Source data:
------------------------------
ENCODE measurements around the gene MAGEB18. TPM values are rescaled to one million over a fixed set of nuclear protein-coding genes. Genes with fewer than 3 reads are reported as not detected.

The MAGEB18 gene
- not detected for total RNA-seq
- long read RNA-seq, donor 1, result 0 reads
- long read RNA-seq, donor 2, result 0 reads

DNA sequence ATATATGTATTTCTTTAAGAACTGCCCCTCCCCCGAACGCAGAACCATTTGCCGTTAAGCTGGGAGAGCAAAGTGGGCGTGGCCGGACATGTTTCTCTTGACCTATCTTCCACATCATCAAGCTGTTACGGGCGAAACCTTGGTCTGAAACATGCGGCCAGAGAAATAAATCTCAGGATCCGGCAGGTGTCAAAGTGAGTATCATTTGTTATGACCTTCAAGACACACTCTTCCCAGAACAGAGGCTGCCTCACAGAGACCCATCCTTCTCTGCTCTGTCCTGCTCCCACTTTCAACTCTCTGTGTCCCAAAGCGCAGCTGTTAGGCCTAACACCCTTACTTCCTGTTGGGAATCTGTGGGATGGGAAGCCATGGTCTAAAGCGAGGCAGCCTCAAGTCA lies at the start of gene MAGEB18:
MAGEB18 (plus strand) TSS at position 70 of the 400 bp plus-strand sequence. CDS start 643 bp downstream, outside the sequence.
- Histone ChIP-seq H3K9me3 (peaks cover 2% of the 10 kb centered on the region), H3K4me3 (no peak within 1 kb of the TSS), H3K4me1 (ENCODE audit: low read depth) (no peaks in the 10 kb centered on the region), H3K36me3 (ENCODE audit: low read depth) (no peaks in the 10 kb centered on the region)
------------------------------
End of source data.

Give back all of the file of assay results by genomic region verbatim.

ENCODE measurements around the gene MAGEB18. TPM values are rescaled to one million over a fixed set of nuclear protein-coding genes. Genes with fewer than 3 reads are reported as not detected.

The MAGEB18 gene
- not detected for total RNA-seq
- long read RNA-seq, donor 1, result 0 reads
- long read RNA-seq, donor 2, result 0 reads

DNA sequence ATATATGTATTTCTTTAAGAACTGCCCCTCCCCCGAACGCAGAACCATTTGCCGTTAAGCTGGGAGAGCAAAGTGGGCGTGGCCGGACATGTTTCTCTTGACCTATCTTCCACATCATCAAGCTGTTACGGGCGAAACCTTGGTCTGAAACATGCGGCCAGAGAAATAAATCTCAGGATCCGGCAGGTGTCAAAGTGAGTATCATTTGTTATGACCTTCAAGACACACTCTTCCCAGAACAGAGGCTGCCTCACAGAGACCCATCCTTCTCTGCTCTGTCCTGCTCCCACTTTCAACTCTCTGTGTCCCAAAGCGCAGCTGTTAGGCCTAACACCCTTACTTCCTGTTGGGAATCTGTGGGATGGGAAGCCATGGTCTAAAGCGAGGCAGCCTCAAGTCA lies at the start of gene MAGEB18:
MAGEB18 (plus strand) TSS at position 70 of the 400 bp plus-strand sequence. CDS start 643 bp downstream, outside the sequence.
- Histone ChIP-seq H3K9me3 (peaks cover 2% of the 10 kb centered on the region), H3K4me3 (no peak within 1 kb of the TSS), H3K4me1 (ENCODE audit: low read depth) (no peaks in the 10 kb centered on the region), H3K36me3 (ENCODE audit: low read depth) (no peaks in the 10 kb centered on the region)